Members who took part in the event were all for keeping uniform (with exceptions as necessary), but thought England needed a national uniform to keep in step with its sister countries, or even that there should be UK wide standardisation.
While the nostalgia of uniforms past proved fun to indulge in briefly, it was agreed that no one was eager to return to the impracticalities they presented. A new uniform should be smarter, practical and easily identified by patients and their families.
The key design points were:
- A coloured stripe around collar, cuffs and down trouser legs to show hierarchy/role.
- Addition of an epaulette to keep things smart and help with identification.
- A full, covered front zip fastening – so if you get something unpleasant down your front, you don’t have to pull it across your face to get your top off.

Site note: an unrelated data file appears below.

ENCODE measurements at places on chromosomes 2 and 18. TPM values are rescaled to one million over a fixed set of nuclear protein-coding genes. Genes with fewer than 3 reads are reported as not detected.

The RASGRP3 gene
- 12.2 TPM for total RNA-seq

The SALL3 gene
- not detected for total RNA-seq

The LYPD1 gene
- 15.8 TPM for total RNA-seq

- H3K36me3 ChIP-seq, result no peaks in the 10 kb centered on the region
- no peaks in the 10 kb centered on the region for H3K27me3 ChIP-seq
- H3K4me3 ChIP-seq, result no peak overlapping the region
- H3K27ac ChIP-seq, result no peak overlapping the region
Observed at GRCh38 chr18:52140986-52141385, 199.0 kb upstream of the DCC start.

- Trousers with a toggle to adjust the leg length – no more damp hems after assisting with showering.
- Pockets should be at chest level rather than hip to prevent staff impaling themselves on pens when they bend over. But pockets were an absolute must.
- Breathable fabrics which repel water.
- Comfortable, waterproof footwear – possibly something like Crocs?
Do you agree? Does uniform have a future at all?
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